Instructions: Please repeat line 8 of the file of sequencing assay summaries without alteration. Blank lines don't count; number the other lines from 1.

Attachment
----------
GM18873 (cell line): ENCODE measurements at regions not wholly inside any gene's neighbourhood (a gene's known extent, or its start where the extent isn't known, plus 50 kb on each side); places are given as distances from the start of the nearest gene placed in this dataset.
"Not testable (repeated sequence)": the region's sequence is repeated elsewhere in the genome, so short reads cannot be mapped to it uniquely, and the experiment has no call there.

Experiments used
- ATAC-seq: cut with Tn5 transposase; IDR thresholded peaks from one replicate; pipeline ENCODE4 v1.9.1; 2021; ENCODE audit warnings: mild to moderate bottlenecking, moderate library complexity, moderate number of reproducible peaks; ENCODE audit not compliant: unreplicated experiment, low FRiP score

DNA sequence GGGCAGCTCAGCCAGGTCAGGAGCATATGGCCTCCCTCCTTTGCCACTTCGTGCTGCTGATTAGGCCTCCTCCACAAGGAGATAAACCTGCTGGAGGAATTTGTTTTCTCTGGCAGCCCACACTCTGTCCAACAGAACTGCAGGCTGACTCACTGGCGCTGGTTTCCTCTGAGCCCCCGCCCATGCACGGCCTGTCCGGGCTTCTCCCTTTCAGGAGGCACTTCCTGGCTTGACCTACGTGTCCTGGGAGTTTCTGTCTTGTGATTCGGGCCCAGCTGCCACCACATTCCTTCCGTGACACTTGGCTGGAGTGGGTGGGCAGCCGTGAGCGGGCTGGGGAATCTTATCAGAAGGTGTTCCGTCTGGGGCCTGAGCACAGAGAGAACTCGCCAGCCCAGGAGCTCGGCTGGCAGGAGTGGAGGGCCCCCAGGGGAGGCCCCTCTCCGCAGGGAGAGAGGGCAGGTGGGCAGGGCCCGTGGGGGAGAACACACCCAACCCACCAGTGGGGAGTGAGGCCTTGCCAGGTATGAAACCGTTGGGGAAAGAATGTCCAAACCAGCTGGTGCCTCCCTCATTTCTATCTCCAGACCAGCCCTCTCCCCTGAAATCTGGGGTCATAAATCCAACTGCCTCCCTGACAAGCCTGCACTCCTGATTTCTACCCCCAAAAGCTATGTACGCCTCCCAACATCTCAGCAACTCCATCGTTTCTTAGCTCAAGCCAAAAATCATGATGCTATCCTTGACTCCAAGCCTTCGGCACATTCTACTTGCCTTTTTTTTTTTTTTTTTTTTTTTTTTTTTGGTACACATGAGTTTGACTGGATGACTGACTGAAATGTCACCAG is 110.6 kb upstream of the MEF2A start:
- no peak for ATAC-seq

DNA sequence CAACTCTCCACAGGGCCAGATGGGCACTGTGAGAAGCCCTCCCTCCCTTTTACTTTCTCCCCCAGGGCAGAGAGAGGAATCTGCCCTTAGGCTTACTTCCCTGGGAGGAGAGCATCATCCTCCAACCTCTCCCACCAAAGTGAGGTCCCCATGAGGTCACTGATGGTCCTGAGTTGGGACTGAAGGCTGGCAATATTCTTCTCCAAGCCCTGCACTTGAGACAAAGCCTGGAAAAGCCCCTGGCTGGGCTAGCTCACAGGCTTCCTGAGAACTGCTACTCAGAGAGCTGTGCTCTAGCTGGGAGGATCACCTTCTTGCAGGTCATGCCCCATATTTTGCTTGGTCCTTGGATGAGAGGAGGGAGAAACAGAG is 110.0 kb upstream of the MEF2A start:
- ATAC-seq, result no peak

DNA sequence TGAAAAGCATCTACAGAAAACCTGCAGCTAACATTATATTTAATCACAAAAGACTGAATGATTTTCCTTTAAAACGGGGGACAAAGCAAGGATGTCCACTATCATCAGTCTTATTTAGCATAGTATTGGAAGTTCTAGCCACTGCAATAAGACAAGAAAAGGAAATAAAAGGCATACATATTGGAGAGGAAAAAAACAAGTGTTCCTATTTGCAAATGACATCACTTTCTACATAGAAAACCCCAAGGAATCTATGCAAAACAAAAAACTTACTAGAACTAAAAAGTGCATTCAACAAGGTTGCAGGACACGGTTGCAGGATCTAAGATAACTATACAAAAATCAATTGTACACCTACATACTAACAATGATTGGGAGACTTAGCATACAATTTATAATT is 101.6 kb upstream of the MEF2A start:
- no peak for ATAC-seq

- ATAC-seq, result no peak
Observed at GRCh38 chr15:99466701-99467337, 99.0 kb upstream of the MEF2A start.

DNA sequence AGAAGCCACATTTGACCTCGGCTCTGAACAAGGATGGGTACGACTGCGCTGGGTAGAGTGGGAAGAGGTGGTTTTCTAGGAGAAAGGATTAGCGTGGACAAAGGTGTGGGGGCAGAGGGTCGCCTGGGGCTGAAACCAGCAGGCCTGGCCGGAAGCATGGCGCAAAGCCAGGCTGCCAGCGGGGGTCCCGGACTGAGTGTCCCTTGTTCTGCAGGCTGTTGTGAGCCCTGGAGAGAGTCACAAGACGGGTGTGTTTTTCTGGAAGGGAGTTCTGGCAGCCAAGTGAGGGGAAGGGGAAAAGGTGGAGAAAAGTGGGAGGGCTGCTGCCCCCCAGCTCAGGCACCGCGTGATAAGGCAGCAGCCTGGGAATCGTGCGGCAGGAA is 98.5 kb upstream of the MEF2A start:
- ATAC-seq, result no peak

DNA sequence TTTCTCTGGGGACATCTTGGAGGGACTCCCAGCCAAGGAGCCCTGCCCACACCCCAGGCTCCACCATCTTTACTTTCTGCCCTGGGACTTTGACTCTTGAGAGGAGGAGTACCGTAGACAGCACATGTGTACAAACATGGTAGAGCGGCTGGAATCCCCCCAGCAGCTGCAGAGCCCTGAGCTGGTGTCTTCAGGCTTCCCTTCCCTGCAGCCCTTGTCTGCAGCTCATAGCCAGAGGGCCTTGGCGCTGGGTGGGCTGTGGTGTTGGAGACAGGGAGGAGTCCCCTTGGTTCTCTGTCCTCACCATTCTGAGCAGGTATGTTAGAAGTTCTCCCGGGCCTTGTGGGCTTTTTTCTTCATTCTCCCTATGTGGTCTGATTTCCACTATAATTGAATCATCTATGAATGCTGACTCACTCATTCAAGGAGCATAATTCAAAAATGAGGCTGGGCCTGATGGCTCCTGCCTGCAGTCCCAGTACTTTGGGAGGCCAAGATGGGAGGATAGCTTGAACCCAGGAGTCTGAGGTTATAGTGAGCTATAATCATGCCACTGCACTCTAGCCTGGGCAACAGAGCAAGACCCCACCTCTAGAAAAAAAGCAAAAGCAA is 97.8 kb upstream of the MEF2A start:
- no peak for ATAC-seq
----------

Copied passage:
- ATAC-seq, result no peak